Q: Back in January I met someone who I thought was a pretty stand-up guy. I was showing a friend a notorious, open-after-2 a.m. bar for a drink and cliché Irish Boston scenery. After one drink and about 30 minutes of my toes getting stepped on, I somehow struck up a conversation with this stand-up guy. I proceeded to break the cardinal preliminary-talking-points rule by nervously chatting about my ex cheating on me (due to the fact that my ex's best friend was randomly there and interrupted our conversation to introduce himself). This guy didn't seem fazed by the awkwardness of the situation and actually asked for my number.
We texted daily and went out on a first date that I thought was pretty fantastic. Stand-up guy put my coat on for me and paid the tab. We had solid conversation and a quick kiss before I got into the cab. Classic first date material. Although I was excited about meeting someone new and interesting, I was a bit apprehensive because I had to begin studying for the bar exam. Studying for 10+ hours a day is not an opportune time to try and get to know someone. But stand-up guy proved once again that he was pretty stand-up. He visited me for a coffee study break almost every day for the entire time I studied. He didn't even drink coffee. At this point, he was almost too good to be true.
After the bar exam he became harder and harder to make plans with. I knew something wasn't right -- super big red flag -- but I couldn't help thinking back to how great he had been, how his actions were matching his words and all of that other great stuff. I also didn't want my past relationship trust issues to carry over.
Fast forward to last week. I finally had some time to do normal things again so I asked stand-up guy to come over for dinner. He graciously accepted, asked what was on the menu, and then ended up texting me the day of with a family related excuse. I felt terrible for even beginning to think he would use a family excuse to blow me off and sent back a "Family first. Hope everything is OK" sort of text. No response. After about five days of zero communication and girlish over-analysis, I pieced some things together using my laptop and intuition (which I had regrettably been tuning out). I told stand-up guy that I thought he had a girlfriend and that it was an unfortunate situation and thanked him for everything during the bar exam. We finally spoke about it and he neither admitted nor denied the girlfriend part. We both know that if he didn't have one the entire time he would say so.
I feel awful for his girlfriend, I've been there, but I'm not in the business of ruining already-ruined relationships. I know I'm not a victim in all of this -- I consciously and/or subconsciously missed red flags along the way. It all just seemed too improbable to be true and I was afraid to let my past experiences cloud my judgment about someone new.
So I guess I have a few questions: What was the end game here? Do people really just cheat for the sake of cheating? Do you have to ask every new person you meet if they have a significant other? Can you no longer assume people are single if they act very, very single?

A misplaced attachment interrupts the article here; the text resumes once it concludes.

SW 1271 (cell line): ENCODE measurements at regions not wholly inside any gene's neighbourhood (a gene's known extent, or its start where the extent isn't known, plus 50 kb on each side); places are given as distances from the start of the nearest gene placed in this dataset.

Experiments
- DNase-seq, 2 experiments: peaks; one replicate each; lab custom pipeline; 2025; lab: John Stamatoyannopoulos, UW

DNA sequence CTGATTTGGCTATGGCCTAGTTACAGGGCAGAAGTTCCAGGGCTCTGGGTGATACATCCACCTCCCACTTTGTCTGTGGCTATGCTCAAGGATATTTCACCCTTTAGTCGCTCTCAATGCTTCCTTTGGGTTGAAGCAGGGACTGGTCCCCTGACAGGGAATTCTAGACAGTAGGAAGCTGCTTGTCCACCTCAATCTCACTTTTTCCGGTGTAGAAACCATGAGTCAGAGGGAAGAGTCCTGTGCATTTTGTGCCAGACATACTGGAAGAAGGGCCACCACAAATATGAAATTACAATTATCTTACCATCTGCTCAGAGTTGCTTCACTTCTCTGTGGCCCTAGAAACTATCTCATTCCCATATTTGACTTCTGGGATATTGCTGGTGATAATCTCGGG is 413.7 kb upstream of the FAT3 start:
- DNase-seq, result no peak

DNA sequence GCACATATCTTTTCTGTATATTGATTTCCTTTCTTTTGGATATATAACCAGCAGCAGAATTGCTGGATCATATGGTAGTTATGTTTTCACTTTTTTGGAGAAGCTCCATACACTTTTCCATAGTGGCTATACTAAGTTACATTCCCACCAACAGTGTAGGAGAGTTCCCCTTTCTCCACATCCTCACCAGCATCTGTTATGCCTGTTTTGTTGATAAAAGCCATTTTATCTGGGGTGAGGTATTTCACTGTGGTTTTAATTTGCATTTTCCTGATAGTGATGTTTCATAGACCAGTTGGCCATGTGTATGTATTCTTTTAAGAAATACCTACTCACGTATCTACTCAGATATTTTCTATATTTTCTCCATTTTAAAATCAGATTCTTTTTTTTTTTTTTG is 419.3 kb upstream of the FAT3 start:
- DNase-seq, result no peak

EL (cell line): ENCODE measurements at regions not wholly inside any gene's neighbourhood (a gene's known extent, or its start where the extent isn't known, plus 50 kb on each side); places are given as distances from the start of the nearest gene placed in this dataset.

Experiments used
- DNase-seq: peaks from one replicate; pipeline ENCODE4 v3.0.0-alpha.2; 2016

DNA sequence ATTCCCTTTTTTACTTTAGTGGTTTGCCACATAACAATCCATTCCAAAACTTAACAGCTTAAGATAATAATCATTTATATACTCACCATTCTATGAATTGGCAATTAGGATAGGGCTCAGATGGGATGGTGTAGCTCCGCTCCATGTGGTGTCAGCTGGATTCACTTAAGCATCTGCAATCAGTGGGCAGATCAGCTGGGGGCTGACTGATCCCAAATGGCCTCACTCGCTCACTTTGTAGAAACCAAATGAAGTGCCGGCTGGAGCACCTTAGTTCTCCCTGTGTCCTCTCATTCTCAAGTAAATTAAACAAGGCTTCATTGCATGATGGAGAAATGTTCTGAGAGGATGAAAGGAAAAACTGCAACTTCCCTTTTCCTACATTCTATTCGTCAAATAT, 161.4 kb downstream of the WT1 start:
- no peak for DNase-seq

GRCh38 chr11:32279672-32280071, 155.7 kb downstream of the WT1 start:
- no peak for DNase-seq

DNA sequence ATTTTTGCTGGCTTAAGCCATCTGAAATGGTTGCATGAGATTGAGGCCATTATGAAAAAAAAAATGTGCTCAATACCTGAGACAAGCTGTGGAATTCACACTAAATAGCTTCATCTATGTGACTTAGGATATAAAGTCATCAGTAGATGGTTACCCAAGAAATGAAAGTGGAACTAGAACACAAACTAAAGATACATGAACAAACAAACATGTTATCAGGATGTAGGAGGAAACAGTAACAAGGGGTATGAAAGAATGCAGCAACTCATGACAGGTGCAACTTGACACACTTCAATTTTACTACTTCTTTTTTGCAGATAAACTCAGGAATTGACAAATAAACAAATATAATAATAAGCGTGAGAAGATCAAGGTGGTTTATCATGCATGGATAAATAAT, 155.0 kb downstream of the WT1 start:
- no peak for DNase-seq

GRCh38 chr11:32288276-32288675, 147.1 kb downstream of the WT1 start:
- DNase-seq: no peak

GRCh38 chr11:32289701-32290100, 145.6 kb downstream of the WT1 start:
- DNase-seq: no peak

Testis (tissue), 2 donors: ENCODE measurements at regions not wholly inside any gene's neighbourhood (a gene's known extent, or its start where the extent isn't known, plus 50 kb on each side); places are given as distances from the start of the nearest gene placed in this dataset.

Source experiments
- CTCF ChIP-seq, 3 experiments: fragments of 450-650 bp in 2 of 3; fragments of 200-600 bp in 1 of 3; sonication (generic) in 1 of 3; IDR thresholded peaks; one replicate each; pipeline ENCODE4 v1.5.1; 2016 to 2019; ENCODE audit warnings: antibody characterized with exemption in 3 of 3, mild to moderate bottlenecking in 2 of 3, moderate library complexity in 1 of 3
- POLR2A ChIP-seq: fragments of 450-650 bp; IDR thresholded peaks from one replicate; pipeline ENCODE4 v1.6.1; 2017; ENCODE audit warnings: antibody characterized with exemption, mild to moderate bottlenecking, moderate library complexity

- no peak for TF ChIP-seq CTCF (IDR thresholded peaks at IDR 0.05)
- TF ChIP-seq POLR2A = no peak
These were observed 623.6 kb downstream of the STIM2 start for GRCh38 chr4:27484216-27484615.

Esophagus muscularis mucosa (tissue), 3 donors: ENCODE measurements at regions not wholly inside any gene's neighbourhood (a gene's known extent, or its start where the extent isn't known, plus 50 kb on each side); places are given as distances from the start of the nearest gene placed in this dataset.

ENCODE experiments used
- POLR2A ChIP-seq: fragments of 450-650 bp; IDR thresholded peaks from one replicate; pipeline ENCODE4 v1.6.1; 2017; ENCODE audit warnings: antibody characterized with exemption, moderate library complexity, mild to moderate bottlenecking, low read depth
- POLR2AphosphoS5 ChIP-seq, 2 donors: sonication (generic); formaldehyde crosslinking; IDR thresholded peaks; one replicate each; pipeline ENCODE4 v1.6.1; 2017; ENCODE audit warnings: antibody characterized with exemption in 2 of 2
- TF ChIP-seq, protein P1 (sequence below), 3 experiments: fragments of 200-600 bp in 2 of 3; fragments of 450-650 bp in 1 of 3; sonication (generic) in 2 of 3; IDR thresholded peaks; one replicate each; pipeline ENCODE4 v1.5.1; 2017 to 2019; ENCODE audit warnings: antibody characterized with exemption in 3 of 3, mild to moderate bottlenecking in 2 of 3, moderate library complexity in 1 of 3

– Hi, my name is do you have a girlfriend, Boston
A: You're allowed to feel like the victim here, HMNIDYHAG. You were duped and it wasn't your fault. You didn't know that this "stand-up guy" had a girlfriend until you did some serious online sleuthing. You have every right to be angry and disappointed that it didn't work out.
As for why people lie about significant others, well, it's complicated. In some cases, the cheaters are liner-uppers. They've already moved on from their current relationships (despite the fact that they're still in them), so they don't even see the overlap as cheating. In other cases, the cheaters are just bad people who tell horrible lies so that they can get attention from someone new. In your case, who knows? Maybe your guy was single when he met you but got back together with someone while you were studying. Maybe they were on a break -- until they weren't.
But here's the thing: Most people don't have the time and energy to juggle big lies. And had you not been studying for a massive, life-changing exam, you would have wanted to see this guy more often and his issues would have come out that much earlier. You would have wanted to meet his friends. You would have asked to see his apartment and the red flags would have smacked you in the face. You would have asked him personal questions that he wouldn't have been able to answer.
You are an open, thoughtful, and studious person who's looking for genuine emotional intimacy. You're probably destined to have some failed romances (because we all are), but in the end, you'll get to the bottom of every case -- law-school style -- until you find someone who makes you feel safe.
And for the record, this is why it's great to date friends of friends of friends. Make sure that the people in your circle know that you're looking for a nice guy (who's single). Let your friends know that the exam is over and that your priorities have changed.
Readers? Is she allowed to feel like the victim? Does this happen often? How can you be sure that you're on a date with a single person? What happened here? Help.
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Meredith Goldstein is a Boston Globe columnist who follows relationship trends and entertainment. She offers daily advice on Love Letters — and welcomes your comments. Meredith is also the author of "The Singles," a novel about complicated relationships. Follow Meredith at www.meredithgoldstein.netand on Twitter. Love Letters can be found in the print edition of The Boston Globe every Saturday in the G section.